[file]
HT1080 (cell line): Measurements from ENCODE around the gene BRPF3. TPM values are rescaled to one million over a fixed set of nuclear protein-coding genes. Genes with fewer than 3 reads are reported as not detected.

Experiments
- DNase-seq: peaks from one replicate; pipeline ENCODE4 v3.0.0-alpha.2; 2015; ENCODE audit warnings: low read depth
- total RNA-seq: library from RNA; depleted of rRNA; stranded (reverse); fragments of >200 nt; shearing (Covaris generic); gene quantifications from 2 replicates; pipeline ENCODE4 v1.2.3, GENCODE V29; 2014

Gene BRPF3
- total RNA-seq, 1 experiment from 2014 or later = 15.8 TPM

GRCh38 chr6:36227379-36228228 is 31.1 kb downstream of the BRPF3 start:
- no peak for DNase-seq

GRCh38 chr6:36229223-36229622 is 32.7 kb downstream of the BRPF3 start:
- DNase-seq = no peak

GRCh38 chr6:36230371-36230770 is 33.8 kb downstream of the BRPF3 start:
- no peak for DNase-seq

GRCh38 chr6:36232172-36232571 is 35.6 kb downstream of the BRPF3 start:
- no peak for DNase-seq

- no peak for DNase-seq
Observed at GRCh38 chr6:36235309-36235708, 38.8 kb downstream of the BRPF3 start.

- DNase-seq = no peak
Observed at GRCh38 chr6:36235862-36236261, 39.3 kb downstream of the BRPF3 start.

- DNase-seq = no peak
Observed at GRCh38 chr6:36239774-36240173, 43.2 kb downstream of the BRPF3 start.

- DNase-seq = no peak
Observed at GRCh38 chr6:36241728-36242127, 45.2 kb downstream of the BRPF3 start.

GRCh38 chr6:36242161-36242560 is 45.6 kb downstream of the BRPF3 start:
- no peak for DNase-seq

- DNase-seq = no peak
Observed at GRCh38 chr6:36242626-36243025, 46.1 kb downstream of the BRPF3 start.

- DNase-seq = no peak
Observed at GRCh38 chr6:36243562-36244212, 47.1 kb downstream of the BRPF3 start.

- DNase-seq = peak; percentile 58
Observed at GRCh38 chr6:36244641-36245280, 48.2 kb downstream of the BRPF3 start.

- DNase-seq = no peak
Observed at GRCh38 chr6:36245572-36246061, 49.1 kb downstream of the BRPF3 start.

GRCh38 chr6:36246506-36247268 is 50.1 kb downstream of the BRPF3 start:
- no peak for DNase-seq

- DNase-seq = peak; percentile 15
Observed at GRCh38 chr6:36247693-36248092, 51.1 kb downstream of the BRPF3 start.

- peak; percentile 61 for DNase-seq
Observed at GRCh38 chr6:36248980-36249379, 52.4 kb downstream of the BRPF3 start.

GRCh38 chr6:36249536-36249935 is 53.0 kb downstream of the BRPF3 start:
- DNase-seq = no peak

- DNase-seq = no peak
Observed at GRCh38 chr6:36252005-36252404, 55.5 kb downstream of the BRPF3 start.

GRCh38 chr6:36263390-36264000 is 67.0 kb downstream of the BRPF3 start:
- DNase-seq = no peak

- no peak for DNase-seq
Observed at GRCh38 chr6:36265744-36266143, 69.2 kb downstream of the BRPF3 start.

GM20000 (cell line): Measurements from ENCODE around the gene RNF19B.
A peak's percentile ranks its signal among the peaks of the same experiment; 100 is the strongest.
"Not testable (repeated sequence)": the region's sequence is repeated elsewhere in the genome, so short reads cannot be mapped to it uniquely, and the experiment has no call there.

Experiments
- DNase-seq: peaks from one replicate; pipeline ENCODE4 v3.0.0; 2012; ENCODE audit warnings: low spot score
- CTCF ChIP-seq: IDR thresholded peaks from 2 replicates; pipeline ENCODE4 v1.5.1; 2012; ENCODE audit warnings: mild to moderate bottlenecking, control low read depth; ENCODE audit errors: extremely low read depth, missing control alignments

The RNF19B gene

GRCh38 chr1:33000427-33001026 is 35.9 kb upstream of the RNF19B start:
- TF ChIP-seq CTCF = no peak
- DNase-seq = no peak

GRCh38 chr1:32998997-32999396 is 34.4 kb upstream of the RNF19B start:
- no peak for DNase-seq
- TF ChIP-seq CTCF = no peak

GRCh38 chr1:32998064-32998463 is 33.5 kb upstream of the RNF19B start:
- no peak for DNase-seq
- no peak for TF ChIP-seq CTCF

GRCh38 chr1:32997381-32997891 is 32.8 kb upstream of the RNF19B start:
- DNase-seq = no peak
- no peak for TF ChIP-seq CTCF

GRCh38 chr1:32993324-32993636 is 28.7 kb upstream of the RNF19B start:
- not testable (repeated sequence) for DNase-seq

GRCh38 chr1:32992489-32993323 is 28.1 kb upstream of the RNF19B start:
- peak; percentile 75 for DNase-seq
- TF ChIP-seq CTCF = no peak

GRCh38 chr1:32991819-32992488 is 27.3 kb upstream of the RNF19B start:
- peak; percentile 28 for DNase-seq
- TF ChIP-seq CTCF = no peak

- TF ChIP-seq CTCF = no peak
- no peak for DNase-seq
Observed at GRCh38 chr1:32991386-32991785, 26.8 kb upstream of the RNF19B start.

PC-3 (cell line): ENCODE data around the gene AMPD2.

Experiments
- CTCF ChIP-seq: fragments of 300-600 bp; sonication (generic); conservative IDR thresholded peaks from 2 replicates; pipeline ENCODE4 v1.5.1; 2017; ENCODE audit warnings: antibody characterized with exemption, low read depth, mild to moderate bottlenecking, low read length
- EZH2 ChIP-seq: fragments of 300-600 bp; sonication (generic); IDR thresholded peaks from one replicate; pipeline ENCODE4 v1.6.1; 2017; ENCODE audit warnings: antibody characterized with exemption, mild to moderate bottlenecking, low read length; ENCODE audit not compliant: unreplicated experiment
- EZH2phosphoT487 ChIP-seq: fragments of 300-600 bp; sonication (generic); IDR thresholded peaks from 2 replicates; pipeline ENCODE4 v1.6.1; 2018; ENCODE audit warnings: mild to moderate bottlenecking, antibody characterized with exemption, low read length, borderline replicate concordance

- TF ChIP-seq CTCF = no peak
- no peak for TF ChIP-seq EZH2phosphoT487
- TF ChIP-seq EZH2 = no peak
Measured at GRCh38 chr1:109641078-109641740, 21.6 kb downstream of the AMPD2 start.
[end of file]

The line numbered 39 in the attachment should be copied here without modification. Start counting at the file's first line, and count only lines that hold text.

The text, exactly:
GRCh38 chr6:36249536-36249935 is 53.0 kb downstream of the BRPF3 start: